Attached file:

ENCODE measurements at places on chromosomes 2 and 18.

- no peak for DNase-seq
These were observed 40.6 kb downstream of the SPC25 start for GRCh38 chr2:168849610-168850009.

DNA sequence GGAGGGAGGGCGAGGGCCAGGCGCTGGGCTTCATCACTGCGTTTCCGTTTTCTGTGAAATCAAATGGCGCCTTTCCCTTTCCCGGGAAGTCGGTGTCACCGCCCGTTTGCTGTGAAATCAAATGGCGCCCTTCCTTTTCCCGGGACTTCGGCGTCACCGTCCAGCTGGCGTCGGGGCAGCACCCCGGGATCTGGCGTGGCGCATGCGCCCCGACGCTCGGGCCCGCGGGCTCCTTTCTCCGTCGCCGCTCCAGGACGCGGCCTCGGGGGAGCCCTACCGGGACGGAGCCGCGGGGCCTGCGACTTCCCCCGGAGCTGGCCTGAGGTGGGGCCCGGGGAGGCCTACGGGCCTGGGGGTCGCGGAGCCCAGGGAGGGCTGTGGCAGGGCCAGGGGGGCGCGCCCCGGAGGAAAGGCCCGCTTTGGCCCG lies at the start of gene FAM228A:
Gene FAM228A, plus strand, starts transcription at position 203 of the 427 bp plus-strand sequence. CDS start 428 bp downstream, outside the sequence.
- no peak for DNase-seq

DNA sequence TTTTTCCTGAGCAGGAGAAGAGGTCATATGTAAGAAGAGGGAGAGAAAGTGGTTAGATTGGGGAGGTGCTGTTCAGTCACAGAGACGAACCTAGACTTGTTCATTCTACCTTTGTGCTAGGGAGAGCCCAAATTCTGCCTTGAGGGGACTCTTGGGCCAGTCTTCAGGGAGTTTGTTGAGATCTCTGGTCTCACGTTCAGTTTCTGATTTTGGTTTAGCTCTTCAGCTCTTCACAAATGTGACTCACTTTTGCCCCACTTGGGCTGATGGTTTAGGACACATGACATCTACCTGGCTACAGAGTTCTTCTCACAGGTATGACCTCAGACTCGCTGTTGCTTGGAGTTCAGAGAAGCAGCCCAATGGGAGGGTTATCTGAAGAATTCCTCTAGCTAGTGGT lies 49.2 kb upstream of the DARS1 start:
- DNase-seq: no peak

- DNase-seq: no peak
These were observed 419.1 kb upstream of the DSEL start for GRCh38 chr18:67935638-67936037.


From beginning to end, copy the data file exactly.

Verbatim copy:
ENCODE measurements at places on chromosomes 2 and 18.

- no peak for DNase-seq
These were observed 40.6 kb downstream of the SPC25 start for GRCh38 chr2:168849610-168850009.

DNA sequence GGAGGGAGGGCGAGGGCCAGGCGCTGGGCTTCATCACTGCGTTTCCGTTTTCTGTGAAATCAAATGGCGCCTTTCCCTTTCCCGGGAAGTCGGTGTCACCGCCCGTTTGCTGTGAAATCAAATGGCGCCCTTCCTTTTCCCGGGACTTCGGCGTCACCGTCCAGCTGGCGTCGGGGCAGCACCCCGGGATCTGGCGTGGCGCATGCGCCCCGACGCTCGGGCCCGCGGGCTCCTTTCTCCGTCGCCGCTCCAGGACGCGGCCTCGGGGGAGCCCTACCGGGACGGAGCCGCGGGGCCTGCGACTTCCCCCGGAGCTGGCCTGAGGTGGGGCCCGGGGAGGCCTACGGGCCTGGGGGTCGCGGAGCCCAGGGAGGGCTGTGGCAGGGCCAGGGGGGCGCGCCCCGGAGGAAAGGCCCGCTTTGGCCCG lies at the start of gene FAM228A:
Gene FAM228A, plus strand, starts transcription at position 203 of the 427 bp plus-strand sequence. CDS start 428 bp downstream, outside the sequence.
- no peak for DNase-seq

DNA sequence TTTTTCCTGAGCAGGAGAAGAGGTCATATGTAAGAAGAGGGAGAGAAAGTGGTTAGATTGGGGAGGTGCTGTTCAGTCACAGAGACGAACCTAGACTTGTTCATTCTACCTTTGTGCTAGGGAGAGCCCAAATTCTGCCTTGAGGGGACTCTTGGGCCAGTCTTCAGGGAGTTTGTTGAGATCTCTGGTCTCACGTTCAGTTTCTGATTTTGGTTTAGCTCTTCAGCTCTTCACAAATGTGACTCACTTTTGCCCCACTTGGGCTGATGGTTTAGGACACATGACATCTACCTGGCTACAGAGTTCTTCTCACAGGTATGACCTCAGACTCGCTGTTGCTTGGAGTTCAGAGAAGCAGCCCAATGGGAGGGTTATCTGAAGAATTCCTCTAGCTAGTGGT lies 49.2 kb upstream of the DARS1 start:
- DNase-seq: no peak

- DNase-seq: no peak
These were observed 419.1 kb upstream of the DSEL start for GRCh38 chr18:67935638-67936037.